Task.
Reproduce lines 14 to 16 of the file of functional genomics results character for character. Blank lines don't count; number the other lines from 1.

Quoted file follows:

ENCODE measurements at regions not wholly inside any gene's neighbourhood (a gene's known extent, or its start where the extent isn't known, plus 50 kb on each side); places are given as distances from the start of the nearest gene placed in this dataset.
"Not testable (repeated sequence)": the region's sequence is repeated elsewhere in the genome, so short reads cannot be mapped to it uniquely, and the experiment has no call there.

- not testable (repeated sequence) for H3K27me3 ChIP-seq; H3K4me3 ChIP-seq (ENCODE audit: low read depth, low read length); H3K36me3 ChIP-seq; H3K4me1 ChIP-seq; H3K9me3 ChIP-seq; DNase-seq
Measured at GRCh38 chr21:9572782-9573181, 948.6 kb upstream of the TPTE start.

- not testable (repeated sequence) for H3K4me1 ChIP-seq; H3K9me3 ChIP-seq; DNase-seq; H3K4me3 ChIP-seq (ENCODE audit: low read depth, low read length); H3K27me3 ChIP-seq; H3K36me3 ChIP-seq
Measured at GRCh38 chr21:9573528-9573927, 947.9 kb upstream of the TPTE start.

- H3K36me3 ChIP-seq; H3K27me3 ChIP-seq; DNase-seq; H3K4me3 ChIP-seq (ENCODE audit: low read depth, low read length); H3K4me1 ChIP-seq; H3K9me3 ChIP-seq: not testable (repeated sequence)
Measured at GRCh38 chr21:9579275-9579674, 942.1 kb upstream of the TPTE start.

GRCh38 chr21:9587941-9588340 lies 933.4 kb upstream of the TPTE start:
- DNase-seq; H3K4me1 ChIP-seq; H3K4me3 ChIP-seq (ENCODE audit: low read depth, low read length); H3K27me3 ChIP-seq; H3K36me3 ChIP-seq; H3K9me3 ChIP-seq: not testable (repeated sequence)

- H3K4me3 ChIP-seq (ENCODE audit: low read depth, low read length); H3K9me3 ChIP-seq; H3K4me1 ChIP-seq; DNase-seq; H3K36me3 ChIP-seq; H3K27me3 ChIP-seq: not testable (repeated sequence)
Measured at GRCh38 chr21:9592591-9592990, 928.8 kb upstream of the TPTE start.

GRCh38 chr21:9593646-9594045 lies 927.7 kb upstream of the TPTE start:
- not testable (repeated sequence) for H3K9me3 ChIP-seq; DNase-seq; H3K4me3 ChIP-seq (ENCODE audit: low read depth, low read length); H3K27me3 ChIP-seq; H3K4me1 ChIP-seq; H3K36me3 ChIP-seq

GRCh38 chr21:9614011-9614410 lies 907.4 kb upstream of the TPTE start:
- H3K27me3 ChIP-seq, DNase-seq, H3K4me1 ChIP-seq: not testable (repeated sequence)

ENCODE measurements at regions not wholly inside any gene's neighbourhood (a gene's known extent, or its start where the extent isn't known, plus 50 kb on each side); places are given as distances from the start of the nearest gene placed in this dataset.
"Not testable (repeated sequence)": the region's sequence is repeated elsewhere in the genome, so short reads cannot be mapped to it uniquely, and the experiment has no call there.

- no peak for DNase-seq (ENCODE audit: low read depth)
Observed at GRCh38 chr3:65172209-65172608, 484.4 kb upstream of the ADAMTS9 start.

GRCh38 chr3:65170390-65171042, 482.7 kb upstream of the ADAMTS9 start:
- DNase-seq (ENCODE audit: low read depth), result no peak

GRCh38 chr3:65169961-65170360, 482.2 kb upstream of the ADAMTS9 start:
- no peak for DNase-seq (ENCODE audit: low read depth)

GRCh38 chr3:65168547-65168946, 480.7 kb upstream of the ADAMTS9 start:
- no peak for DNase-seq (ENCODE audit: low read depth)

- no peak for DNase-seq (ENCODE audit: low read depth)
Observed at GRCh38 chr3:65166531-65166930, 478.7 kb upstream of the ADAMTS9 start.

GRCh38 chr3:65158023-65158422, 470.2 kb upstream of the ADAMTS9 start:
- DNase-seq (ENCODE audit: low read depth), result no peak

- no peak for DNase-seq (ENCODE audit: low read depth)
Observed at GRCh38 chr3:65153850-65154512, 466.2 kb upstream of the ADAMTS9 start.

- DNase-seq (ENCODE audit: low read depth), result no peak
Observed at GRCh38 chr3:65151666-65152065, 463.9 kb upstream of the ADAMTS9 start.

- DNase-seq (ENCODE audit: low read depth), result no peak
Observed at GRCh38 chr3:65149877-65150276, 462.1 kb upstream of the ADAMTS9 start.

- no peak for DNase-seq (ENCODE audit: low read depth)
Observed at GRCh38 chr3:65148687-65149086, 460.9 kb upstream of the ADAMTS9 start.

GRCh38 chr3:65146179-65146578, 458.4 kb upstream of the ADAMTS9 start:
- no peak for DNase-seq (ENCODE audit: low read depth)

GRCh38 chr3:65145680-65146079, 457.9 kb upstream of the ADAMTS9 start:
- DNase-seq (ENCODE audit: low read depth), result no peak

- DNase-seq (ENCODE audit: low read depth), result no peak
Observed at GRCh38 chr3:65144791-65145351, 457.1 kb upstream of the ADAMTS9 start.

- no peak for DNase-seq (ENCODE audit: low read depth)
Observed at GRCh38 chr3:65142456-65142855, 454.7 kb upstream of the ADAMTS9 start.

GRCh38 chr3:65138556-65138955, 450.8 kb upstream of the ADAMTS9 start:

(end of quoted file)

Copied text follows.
- not testable (repeated sequence) for H3K9me3 ChIP-seq; DNase-seq; H3K4me3 ChIP-seq (ENCODE audit: low read depth, low read length); H3K27me3 ChIP-seq; H3K4me1 ChIP-seq; H3K36me3 ChIP-seq

GRCh38 chr21:9614011-9614410 lies 907.4 kb upstream of the TPTE start:
- H3K27me3 ChIP-seq, DNase-seq, H3K4me1 ChIP-seq: not testable (repeated sequence)